TAMPA - Stoical through much of her trial last month, Paula Gutierrez shook with sobs Monday as she begged a Hillsborough judge for mercy.
"I'm not a cold-hearted murderer," Gutierrez, 26, said in a choked voice.
For her role in the killing of Tampa police Officer Lois Marrero, Circuit Judge J. Rogers Padgett sentenced Gutierrez to life in prison.
It was no surprise, since her conviction last month for first-degree felony murder requires that sentence under Florida law.
But Gutierrez's emotionally charged sentencing hearing Monday became a forum for both sides to vent what had been in their hearts for months.
For those who loved Marrero, it was a chance to look Gutierrez squarely in the eye and tell her how she had hurt them. And how they held her accountable for Marrero's death on July 6, 2001.
"Half of me died that day," said Mickie Mashburn, a Tampa detective who was Marrero's domestic partner for 12 years. "I don't think my life will ever be the same."
On that July morning, Gutierrez and her boyfriend, Nestor DeJesus, woke up broke. He was out of a job. They were behind on their car payments. They robbed a Bank of America in South Tampa and fled. After DeJesus gunned down the pursuing Tampa officer, he and Gutierrez holed up with a hostage at the Crossings Apartments.
DeJesus killed himself. Gutierrez surrendered and was convicted last month of felony murder, armed robbery and armed burglary of a dwelling.
From Gutierrez and her supporters Monday, there was this plea: View her not a monster, but as a weak young woman led astray.
Defense attorney DeeAnn Athan characterized Gutierrez as the brutalized pawn of DeJesus, calling her a "textbook case" of a battered woman savagely beaten and psychologically tormented.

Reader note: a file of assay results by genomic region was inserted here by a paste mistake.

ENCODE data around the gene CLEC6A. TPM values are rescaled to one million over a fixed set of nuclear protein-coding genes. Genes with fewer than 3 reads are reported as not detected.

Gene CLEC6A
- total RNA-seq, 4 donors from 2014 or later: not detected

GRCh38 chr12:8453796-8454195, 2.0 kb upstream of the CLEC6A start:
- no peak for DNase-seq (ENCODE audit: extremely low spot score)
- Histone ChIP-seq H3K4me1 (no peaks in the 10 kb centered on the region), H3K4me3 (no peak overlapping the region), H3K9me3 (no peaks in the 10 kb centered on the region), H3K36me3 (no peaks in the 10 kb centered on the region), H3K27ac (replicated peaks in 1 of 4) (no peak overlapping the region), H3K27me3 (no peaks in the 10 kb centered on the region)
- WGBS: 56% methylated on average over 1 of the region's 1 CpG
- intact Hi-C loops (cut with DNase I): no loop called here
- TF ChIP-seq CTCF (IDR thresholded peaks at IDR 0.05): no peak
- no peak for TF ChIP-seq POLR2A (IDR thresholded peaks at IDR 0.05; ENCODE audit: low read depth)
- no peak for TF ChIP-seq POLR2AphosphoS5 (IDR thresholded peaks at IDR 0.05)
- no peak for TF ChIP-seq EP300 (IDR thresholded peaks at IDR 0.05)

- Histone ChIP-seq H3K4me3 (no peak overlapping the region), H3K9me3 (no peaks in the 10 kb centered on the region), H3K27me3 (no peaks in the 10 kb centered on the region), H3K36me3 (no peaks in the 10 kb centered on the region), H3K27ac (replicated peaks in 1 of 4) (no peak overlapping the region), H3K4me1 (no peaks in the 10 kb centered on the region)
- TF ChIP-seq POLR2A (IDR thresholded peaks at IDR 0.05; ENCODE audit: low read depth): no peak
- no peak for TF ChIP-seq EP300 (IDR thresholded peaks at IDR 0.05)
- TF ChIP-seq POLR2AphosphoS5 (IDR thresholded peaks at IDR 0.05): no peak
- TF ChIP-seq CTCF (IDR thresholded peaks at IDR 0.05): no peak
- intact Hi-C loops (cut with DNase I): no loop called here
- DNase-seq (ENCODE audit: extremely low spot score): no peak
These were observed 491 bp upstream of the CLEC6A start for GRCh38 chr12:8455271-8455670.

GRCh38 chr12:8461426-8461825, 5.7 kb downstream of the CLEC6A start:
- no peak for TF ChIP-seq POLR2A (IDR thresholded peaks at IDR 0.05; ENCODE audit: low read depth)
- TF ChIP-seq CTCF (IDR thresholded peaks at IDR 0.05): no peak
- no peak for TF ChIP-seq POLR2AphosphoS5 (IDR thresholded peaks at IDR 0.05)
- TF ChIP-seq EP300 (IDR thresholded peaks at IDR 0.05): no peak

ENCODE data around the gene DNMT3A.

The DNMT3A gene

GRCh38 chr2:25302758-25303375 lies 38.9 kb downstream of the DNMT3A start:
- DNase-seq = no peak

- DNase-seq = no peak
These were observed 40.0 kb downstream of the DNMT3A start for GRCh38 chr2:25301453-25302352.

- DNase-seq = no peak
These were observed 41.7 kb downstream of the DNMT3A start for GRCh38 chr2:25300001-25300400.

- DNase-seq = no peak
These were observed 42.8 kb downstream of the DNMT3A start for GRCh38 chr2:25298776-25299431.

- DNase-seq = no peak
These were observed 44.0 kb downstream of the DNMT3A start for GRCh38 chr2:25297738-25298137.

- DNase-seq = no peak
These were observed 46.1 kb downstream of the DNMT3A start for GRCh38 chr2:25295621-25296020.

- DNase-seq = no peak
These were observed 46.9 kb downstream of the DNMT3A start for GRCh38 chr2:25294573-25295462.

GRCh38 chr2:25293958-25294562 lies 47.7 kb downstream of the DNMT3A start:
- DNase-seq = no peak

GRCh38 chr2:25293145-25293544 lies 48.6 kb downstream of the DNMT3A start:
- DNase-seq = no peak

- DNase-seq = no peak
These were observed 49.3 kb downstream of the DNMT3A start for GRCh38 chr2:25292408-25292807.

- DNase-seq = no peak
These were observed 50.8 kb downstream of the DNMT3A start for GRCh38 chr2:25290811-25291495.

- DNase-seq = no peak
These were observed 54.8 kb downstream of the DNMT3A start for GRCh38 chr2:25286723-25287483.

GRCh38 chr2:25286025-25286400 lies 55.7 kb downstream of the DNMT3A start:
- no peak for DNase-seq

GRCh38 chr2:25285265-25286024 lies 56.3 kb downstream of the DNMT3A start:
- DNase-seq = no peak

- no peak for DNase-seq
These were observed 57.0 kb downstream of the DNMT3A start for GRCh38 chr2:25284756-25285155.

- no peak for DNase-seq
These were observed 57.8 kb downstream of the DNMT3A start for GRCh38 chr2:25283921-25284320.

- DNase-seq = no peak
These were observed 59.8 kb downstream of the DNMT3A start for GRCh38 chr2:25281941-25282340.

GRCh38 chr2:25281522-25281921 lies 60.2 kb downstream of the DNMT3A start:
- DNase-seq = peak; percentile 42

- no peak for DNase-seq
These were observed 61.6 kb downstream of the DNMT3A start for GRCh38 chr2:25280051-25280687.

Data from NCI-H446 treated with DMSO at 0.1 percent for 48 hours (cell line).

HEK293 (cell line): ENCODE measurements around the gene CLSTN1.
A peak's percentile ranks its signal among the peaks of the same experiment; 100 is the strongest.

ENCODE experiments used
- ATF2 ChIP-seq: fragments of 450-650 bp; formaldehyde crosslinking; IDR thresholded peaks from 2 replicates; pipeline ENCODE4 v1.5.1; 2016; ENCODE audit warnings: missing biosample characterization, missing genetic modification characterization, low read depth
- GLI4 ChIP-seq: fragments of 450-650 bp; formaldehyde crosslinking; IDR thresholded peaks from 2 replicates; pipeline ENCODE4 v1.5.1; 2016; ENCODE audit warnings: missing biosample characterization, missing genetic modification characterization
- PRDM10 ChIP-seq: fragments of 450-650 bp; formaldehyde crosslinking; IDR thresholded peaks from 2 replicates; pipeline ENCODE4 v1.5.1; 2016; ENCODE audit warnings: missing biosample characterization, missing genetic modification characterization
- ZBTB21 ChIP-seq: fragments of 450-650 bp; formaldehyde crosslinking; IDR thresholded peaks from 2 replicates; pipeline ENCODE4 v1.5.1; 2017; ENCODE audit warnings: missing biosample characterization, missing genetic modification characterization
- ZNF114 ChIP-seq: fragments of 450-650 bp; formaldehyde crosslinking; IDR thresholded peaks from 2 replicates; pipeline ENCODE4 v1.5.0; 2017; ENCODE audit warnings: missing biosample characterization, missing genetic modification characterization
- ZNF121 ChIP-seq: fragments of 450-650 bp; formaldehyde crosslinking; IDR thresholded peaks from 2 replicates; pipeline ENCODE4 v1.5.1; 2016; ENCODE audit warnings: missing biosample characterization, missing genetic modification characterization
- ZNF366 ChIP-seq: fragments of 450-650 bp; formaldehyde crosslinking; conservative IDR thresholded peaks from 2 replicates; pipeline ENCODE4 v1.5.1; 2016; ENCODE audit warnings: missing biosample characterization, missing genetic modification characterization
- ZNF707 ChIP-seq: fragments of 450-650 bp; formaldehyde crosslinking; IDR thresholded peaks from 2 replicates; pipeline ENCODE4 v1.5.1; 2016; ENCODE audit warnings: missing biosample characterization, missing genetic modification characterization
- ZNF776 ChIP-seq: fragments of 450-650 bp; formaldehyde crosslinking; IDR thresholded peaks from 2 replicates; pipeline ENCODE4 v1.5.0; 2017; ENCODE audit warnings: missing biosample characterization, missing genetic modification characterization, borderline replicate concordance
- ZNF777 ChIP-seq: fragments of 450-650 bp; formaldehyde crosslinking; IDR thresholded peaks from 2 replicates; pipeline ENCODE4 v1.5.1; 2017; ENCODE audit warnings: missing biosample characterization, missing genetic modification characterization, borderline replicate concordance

"She knew the violence that Nestor DeJesus was capable of," Athan said.
Gutierrez told the judge Monday she feared DeJesus would kill her if she tried to leave him. "I didn't understand my options," she said, adding, "Maybe I should have let him kill me that day."
Mashburn told Gutierrez that as a detective who investigated domestic violence cases, she knew the signs of a woman dominated by domestic abuse and that Gutierrez didn't fit the profile.
If so, Mashburn said, DeJesus would have killed Gutierrez before killing himself.
"There's no doubt in my mind she knew exactly what she was doing," Mashburn said.
Brenda Marrero, the slain officer's sister, said her sister had been counting down the days toward retirement. She had been considering law school.
The officer's last e-mail to her sister had ended with the words: "I love you. Be safe. Don't ever let your guard down."
Brenda Marrero said her sister was proud of her status as one of the top-ranking Hispanic women at the Police Department. "You and Nestor turned her into a statistic of another kind," she told Gutierrez.
She said she had locked eyes with Gutierrez during the trial and saw no remorse. She wished Gutierrez years of sorrow and grief. She wished Gutierrez's days would be as lonely as hers.
But Gutierrez's mother, Melba Henao, said her daughter was a victim of DeJesus, whom she didn't have the strength to leave.
Her face distorted by grief, Henao turned to Marrero's family and showed them her hands. She had had a hard life, she said in Spanish. She had never asked for luxury, she said.
While the murder conviction brought an automatic term of life without parole, the judge had the option of giving Gutierrez lighter sentences on the other charges. He gave her three life terms.
Afterward, Brenda Marrero said, "We just believe Paula is rotten at the core." But Gutierrez's punishment brought little satisfaction. "There's absolutely no pleasure, no happiness in any of this."
Athan, the defense attorney, plans to appeal. She said she had tried to prepare Gutierrez for what might happen at the sentencing.
"I told her, you think about hearing "three lifetimes,"' Athan said. "I think she's as mentally prepared as anyone can be."